It is a primary object of the present invention to provide a connector assembly capable of quickly and easily interconnecting a plurality of columns in vertically aligned relationship and to conveniently, quickly and securely interconnect horizontal beams to either the upper or lower end of a column or between two vertically adjacent columns to form structural frames in desired configurations.
Another object of the present invention is to provide a connector assembly composed of components which can be preattached to the structural frame members so that they can be quickly assembled at a job site with a minimum of cost and without the need for highly skilled labor.
A further object of the present invention is to provide a connector assembly for interconnecting structural columns with structural beams without the need for nails or similar hardware.
One more object of the present invention is to provide a column-to-beam connector assembly composed of a minimum number of components.
Yet another object of the present invention is to provide a column-to-beam connector assembly which is rugged enough to safely carry the loads imposed on the structural columns and beams.
An additional object of the present invention is to provide a column-to-beam connector assembly especially adapted to interconnect wooden columns with wooden beams and which is sufficiently aesthetically pleasing in appearance to enable the assembly to remain exposed to the interior or exterior of a dwelling, office or similar structure.
One more object of the present invention is to provide a column-to-beam connector assembly which permits connection of several horizontal beams to a single column.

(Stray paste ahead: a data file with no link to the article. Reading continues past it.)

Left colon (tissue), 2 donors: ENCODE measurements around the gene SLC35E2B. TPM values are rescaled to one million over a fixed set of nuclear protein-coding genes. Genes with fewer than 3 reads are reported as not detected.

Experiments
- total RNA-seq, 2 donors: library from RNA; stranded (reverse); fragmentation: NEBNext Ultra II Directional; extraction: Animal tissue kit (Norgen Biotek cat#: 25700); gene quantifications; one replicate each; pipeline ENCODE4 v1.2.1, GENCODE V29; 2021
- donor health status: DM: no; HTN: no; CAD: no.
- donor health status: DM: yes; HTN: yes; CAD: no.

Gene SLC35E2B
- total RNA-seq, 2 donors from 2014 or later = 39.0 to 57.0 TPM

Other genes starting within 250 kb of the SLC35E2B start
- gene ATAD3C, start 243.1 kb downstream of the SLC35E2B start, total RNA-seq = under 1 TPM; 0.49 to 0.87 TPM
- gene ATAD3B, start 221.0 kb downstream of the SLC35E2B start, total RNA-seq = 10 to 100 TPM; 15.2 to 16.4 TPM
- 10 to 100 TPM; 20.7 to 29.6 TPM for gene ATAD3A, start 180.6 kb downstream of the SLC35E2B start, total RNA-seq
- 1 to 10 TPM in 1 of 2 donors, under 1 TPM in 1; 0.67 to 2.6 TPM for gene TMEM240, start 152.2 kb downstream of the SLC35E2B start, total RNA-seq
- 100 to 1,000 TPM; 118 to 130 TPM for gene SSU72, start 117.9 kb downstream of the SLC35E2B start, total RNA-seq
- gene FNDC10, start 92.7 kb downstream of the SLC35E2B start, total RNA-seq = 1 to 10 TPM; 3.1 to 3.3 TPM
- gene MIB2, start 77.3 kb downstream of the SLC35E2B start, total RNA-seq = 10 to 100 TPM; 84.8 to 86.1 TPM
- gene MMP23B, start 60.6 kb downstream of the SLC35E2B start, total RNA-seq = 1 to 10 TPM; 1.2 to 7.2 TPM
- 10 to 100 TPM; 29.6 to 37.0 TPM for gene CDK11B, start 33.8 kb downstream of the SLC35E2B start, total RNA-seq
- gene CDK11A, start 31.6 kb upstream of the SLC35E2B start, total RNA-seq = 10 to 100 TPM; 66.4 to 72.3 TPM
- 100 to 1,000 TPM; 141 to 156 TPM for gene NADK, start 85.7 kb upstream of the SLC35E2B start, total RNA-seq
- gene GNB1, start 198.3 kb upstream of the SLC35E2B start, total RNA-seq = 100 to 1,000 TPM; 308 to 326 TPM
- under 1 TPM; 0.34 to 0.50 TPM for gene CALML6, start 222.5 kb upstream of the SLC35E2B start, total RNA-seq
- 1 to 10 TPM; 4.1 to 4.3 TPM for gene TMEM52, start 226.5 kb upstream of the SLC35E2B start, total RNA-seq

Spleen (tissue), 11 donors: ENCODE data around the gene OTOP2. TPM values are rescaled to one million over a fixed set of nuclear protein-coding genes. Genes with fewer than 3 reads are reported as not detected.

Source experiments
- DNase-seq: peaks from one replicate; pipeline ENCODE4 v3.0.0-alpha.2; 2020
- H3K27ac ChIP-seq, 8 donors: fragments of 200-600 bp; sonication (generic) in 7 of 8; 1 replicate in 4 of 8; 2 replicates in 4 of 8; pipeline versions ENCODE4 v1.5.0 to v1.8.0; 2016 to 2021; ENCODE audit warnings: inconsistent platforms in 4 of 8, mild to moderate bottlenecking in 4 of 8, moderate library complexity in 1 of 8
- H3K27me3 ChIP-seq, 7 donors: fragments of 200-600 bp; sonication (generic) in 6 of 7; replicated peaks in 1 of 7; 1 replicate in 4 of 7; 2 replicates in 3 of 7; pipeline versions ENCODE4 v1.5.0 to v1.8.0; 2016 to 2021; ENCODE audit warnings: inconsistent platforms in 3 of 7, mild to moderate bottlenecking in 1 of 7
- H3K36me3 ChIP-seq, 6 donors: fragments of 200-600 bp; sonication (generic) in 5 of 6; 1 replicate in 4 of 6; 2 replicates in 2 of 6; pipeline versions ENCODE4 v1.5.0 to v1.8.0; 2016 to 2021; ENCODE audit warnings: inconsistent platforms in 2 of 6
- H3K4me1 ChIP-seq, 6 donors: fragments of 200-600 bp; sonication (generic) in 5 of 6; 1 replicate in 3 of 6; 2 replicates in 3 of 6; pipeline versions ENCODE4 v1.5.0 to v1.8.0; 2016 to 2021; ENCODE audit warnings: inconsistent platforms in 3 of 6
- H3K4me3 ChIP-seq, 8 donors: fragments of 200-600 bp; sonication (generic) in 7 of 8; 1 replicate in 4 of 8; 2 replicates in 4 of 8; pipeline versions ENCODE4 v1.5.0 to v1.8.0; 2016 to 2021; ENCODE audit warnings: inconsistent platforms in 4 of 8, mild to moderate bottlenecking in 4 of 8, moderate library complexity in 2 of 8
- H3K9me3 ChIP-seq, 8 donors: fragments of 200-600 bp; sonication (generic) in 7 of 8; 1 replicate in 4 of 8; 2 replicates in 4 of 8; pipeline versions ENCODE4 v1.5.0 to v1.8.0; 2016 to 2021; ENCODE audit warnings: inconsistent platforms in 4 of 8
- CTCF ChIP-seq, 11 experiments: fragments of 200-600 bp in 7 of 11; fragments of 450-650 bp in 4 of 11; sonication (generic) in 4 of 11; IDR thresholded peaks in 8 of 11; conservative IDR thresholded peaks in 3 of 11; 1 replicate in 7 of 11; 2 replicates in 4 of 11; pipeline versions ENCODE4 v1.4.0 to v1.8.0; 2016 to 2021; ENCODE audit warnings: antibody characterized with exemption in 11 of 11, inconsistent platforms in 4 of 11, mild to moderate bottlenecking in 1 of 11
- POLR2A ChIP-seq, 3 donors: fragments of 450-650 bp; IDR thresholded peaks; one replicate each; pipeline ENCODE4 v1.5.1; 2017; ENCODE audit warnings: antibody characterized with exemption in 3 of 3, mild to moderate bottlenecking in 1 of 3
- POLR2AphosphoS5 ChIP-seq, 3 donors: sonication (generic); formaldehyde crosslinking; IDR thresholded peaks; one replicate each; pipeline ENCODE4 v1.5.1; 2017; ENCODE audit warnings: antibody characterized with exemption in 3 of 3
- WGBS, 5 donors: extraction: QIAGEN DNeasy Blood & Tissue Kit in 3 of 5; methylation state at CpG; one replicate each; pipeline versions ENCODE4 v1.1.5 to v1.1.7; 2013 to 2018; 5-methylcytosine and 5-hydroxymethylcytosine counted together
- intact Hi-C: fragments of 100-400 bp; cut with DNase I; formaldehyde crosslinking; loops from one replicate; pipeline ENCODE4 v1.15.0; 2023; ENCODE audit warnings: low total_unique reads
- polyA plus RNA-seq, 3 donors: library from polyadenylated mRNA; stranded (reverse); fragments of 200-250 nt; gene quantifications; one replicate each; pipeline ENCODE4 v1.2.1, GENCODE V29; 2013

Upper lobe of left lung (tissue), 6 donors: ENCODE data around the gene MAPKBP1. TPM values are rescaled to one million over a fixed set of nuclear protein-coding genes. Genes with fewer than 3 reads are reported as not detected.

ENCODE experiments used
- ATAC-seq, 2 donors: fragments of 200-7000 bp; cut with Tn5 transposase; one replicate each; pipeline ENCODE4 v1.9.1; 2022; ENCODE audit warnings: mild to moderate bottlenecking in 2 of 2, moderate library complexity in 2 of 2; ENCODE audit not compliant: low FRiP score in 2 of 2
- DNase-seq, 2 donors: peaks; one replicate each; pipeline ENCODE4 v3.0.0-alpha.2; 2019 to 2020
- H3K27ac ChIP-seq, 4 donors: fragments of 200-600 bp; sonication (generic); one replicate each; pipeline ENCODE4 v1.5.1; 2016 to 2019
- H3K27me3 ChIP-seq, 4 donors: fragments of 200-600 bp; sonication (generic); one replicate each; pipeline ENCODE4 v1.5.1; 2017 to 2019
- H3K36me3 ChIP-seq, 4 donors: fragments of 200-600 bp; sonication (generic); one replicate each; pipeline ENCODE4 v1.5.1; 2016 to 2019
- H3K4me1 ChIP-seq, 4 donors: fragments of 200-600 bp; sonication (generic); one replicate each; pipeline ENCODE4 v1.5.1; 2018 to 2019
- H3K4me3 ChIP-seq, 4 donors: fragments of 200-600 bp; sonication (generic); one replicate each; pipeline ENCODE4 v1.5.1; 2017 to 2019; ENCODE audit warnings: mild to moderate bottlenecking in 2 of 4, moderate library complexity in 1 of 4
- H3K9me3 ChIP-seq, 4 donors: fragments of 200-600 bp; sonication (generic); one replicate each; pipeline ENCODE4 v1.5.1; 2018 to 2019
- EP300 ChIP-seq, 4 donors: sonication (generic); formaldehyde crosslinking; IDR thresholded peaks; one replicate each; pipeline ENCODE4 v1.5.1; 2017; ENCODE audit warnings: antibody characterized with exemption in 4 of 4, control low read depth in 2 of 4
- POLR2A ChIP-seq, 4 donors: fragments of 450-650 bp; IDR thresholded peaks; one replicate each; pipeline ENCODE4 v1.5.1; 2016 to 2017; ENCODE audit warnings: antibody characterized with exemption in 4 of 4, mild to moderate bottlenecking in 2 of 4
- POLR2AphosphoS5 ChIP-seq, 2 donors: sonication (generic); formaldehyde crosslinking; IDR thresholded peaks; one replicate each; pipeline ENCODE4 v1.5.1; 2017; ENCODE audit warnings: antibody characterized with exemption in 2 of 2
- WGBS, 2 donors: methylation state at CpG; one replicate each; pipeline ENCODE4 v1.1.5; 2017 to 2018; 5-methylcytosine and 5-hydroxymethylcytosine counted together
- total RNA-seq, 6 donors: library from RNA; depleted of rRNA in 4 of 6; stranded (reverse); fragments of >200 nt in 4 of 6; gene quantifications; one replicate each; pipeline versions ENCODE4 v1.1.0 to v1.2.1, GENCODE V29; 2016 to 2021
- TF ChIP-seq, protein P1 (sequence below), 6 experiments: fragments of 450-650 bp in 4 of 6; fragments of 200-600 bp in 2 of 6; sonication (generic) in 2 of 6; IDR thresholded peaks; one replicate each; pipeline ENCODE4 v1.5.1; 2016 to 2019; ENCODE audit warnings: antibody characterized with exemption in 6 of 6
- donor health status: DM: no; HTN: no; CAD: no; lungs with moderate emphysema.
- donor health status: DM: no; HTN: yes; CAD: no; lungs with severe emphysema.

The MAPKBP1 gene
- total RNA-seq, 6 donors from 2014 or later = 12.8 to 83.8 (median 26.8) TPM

FIG. 1 is a fragmentary, isometric view illustrating a building frame structure assembled with connector assemblies typically constructed according to the present invention;
FIG. 2 is an enlarged, isometric, partially exploded, fragmentary view illustrating the interrelationship between the connector assembly illustrated in FIG. 1 typifying the present invention, and typical structural column and beam members used in the formation of a building frame structure;
FIG. 3 is a greatly enlarged, cross-sectional view of the typical embodiment of the joiner insert illustrated in FIG. 2, taken substantially along lines 3--3 thereof and rotated 180°;
FIG. 4 is a greatly enlarged, cross-sectional view of the typical embodiment of the connector member illustrated in FIG. 2, taken substantially along lines 4--4 thereof;
FIG. 5 is a greatly enlarged, partial side elevational view of the typical embodiment of the present invention illustrated in FIG. 2, with the connector member shown in cross section;
FIG. 6 is an enlarged, isometric, fragmentary, partially exploded view of another connector assembly typically constructed according to the present invention;
FIG. 7 is a greatly enlarged, cross-sectional view of the typical embodiment of the joiner insert illustrated in FIG. 6, taken substantially along lines 7--7 thereof;
FIG. 8 is an enlarged, isometric, fragmentary, partially exploded view of a further connector assembly typically constructed according to the present invention; and
FIG. 9 is a greatly enlarged, partial side elevational view of the typical embodiment of the present invention illustrated in FIG. 8, with the connector member shown in cross section.